Imagine having 2 different businesses that are completely unrelated (like one about computers and the other about specialty cheeses) and trying to use the same email address for both. It was horrible! I had to resort to using a hotmail address for outgoing mail on my second website. It looked unprofessional and I’m sure it cost me some business.

Needless to say, this didn’t last long and I left the host. Upon further inspection deep in their operating agreement, I found the statement (convoluted with legalese and industry-speak) about the email. Man did I feel dumb. Not to mention the hassle of transferring my sites to my new host.

That’s why it’s so important to know what you need in a host and do your homework to make sure they have it – even if it seems like a picky little thing. I know I’m opening myself up to get ragged on here, but what do you think about this? Have you had any similar experiences? (I’m sure I can’t be alone on this, but hearing your story would make me feel better!)

The Key To Web Hosting Success

The One Key Characteristic Your Webhost Must Have If You Want A Successful Website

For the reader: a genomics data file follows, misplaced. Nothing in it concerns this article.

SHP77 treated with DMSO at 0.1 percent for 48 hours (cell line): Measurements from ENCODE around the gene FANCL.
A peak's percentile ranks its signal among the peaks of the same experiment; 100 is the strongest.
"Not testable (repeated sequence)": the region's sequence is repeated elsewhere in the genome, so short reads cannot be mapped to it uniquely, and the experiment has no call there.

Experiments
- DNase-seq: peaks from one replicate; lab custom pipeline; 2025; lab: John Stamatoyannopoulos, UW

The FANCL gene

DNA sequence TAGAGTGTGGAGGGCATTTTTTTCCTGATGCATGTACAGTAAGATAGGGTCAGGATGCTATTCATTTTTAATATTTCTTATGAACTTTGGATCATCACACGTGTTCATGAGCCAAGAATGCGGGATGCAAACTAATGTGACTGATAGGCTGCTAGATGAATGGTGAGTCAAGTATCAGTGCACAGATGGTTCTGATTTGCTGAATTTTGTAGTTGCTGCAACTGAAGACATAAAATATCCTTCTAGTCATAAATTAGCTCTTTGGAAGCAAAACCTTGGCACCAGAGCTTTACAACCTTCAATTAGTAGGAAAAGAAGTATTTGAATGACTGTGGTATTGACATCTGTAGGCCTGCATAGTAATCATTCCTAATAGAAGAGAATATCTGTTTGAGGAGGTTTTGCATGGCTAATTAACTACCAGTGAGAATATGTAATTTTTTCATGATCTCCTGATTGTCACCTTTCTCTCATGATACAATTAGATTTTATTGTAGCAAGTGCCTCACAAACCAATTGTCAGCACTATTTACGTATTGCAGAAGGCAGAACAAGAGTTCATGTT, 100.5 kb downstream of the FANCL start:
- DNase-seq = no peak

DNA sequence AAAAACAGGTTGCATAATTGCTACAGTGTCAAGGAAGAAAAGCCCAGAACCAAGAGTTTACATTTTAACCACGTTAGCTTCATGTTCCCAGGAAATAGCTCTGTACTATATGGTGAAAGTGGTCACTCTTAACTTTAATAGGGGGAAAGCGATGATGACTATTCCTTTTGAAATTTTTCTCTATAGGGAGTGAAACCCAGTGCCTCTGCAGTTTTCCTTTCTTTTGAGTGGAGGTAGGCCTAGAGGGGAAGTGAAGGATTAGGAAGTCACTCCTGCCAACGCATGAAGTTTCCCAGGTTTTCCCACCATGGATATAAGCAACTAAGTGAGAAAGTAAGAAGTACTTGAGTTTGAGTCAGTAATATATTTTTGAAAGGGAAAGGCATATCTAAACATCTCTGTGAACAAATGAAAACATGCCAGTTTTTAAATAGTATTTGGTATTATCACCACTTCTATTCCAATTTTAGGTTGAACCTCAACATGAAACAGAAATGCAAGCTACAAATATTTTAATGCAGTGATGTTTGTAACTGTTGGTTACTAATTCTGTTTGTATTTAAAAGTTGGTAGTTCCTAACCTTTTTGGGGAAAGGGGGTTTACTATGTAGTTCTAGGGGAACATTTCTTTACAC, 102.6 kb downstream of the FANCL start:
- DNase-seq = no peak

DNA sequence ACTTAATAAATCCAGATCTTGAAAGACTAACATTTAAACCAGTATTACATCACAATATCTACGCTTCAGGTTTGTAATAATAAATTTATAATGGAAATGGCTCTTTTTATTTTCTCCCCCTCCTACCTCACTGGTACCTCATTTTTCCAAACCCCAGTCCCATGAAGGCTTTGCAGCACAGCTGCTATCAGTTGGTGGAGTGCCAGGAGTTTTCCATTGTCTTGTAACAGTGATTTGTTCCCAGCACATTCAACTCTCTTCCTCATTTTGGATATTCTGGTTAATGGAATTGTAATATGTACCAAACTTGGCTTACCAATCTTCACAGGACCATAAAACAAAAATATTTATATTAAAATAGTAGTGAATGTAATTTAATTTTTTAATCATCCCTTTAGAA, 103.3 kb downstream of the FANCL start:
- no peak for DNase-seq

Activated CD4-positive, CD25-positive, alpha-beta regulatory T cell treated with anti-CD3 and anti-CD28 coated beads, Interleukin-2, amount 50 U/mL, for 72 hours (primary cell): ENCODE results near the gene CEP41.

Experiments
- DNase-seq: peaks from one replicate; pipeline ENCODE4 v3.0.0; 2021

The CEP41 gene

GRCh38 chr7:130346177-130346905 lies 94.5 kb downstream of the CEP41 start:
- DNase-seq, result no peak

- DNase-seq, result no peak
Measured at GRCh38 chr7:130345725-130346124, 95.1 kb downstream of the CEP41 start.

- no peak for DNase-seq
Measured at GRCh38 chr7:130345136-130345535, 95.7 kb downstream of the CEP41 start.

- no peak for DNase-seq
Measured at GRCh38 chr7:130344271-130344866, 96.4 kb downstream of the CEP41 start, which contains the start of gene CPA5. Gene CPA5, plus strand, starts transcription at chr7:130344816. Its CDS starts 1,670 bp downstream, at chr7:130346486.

There is one thing that you must have in a web host, no matter what level of hosting you need. This key component is not advertised on their websites and you won’t find it in their FAQs or knowledgebases. Some reviewers may even gloss over this critical element.

What is this cornerstone to a quality web host? Reliability.

Some may call this uptime, others may say it’s website load time and still others may say it’s control panel functionality. The truth is it’s all of these things.

When I say reliability, I mean that a good web host must:

  • Have an uptime guarantee of >99% and stand behind it (it’s one thing to make the claim, but it’s a whole other thing to live up to it!)
  • An average website must load quickly (but don’t blame the host for slow load times if you have a huge page with 50 full size photos, a bunch of video or tons of scripting!)
  • Your hosting control panel should be available >99% of the time and not break or be overly sluggish.